Investigators arrest a consultancy executive who prosecutors allege tipped off a hedge fund manager on corporate earnings before they became public.
Insider trading arrests in US, UK
NEW YORK // Investigators in the federal offensive against insider trading on Wall Street have arrested a consultancy executive prosecutors allege tipped off a hedge fund manager on corporate earnings before they became public.
The arrest on Wednesday of Don Ching Trang Chu of Somerset, New Jersey, came when investigators discovered he was to leave for Taiwan - a trip he made frequently - this Sunday.
Mr Chu was interviewed by the FBI last Sunday.
On the other side of the Atlantic, two former Blue Index directors and a trader at the London derivatives broker were charged with insider dealing by the UK Financial Services Authority (FSA) in a separate investigation about claims they traded before seven merger announcements.
Blue Index's co-owners, James Paul Sanders and James Swallow, and senior trader Christopher Hossain, were among five people charged at a London police station yesterday, the FSA said.
A former employee, Adam Buck, and Mr Sanders's wife Miranda were also charged in the case.
Mr Sanders was charged with three counts of disclosing inside information, and along with Mr Hossain was accused of encouraging Blue Index clients to trade contract-for-differences related to two stocks.
Mr Hossain also faces a charge of insider dealing ahead of a merger announcement.
All five were released on bail and are scheduled to appear in court next month. Blue Index trading was halted after arrests were made in the investigation in May last year, the FSA said.
Kevin Robinson, a lawyer for the Sanders couple, not immediately return a call for comment. David Corker, a lawyer for Mr Swallow, declined to comment.
Back in the US, several arrests are expected in the investigation. Three hedge funds with offices in New York, Connecticut and Massachusetts were raided last Monday as part of the investigation and on Tuesday, the prominent mutual fund company Janus Capital Group said it had been subpoenaed.
There was no indication Mr Chu had dealt with those companies.
Prosecutors claim he told FBI agents employees of public companies sometimes meet in Taiwan with hedge funds and disclose contracts and revenue figures, weeks before the companies announce earnings.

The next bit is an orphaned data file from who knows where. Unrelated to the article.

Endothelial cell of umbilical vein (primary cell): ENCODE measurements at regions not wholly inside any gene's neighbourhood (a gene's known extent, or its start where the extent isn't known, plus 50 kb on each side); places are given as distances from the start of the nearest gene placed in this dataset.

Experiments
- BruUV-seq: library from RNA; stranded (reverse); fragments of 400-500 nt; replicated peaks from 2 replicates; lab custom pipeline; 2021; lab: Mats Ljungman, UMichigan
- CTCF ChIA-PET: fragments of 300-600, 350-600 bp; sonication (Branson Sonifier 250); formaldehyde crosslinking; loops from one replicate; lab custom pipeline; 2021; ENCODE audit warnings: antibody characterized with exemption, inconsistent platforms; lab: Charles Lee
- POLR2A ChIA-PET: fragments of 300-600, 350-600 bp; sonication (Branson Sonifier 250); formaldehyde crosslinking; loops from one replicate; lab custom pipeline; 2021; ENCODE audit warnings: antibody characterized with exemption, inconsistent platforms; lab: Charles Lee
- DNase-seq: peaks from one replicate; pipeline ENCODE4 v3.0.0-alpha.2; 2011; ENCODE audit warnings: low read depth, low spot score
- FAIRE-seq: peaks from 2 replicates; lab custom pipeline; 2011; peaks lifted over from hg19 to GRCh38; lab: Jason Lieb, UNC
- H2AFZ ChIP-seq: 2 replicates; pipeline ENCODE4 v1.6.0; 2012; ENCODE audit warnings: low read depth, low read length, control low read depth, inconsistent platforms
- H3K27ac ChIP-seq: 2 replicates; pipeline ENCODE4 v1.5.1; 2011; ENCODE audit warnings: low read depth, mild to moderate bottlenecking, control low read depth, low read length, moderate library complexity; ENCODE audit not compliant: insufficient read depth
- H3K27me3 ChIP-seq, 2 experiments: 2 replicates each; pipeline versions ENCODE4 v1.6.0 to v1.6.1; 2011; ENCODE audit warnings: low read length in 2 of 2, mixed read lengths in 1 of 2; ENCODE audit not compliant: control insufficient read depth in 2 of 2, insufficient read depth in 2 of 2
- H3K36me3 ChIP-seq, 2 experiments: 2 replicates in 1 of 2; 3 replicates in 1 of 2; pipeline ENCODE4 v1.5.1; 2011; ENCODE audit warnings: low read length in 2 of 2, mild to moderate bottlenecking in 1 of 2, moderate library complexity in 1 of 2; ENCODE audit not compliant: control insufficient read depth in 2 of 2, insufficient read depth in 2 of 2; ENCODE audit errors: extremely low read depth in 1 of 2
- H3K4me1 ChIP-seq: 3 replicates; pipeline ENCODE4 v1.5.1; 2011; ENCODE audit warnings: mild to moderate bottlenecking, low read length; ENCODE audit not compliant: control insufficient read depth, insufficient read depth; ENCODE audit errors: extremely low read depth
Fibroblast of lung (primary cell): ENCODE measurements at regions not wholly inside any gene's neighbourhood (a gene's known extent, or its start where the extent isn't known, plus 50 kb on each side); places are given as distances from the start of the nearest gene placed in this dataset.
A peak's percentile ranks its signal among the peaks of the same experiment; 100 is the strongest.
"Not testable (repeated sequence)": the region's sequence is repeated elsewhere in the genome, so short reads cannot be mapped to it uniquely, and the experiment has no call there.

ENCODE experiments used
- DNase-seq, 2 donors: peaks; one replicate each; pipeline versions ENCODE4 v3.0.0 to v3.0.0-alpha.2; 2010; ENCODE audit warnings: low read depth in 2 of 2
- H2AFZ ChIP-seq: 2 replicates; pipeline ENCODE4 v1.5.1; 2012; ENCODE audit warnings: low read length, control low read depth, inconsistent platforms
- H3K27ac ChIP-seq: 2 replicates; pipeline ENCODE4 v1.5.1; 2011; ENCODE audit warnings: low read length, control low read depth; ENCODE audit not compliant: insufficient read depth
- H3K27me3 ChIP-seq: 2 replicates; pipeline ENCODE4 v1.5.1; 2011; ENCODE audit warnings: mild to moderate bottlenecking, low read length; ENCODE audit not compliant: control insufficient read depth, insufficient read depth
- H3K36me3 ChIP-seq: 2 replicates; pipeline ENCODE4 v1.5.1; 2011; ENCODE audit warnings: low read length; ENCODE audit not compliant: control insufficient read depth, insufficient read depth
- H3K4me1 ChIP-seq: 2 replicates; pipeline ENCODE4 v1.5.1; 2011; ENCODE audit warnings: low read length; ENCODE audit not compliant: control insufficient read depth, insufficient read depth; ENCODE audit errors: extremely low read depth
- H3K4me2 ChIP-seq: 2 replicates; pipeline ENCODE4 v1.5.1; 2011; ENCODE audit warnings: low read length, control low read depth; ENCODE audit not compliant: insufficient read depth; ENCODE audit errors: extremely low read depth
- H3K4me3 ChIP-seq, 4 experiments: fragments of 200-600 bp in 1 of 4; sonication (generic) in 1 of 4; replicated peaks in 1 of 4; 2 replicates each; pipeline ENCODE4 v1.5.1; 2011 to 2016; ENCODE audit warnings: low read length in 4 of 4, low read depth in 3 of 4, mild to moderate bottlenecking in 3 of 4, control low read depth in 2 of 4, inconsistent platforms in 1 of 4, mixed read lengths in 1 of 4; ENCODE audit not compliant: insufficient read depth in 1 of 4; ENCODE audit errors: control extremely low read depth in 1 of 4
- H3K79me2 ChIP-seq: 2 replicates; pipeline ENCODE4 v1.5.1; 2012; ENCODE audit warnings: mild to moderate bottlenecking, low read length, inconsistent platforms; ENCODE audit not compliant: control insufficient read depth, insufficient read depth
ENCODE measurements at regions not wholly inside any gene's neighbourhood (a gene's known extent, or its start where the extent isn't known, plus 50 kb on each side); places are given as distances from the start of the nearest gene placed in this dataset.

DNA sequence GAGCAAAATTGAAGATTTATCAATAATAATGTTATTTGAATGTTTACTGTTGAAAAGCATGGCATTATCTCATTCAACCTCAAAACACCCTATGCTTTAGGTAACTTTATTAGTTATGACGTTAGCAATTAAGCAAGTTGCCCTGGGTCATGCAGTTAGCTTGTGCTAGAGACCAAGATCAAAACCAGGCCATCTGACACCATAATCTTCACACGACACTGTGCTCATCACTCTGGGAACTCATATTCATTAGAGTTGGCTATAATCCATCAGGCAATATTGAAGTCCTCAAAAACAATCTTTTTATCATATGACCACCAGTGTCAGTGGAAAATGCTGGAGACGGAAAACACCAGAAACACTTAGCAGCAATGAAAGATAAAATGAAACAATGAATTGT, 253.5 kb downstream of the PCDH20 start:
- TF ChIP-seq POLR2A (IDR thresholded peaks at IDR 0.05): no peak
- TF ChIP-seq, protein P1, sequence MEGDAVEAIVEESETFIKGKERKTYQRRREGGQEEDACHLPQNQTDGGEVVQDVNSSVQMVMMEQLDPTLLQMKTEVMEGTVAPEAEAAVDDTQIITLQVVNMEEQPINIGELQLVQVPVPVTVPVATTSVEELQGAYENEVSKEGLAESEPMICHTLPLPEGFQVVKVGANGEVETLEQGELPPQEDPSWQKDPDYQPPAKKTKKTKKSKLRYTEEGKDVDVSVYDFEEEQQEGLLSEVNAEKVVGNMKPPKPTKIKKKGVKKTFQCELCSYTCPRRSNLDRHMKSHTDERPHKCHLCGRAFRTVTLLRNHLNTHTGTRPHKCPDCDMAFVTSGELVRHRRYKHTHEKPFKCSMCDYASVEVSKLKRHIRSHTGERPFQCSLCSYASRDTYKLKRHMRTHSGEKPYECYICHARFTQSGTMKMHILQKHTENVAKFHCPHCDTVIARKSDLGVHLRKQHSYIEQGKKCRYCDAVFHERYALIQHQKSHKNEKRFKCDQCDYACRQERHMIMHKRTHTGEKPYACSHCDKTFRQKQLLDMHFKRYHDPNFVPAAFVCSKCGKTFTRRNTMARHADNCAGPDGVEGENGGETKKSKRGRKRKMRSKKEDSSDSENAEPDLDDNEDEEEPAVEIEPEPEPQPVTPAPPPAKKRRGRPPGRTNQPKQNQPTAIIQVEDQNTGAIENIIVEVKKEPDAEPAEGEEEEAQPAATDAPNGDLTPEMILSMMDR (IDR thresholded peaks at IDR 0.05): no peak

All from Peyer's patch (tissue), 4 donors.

The complaint said some evidence against Mr Chu came from conversations he had with Richard Choo-Beng Lee, a former hedge fund co-manager who has pleaded guilty and is co-operating.
The prosecutors claim that in June last year, Mr Chu appeared to provide secrets about the second-quarter earnings of the Californian chip maker Atheros Communications to Mr Lee before their public announcement.
Fourteen people have already pleaded guilty in what prosecutors claim is the largest hedge fund insider trading raid in history.
Investigators for Preet Bharara, the top federal prosecutor in Manhattan, have used wiretaps to listen in as executives bragged about how to get an inside advantage in securities markets.
A federal judge on Wednesday declared the wiretaps legal, despite objections by defence lawyers who said the taps were not authorised by law for insider trading cases.
The federal insider trading probe is aimed at industry analysts, experts and consultants who are hired for the edge they might provide in the trading of securities.
Mr Chu, 56, declined to comment after he was released on $1m bail following a brief appearance. His lawyer, James DeVita, said: "We will have an opportunity to present a defence and we'll pursue that."
Mr Chu, who became a US citizen in 1997, worked for Primary Global Research, which prosecutors said advertised as an independent financial research firm with consultants in a range of industries.
He was charged with one count of conspiracy to commit securities fraud and one count of conspiracy to commit wire fraud and fraud in connection with securities. The charges carry up to 30 years in prison.
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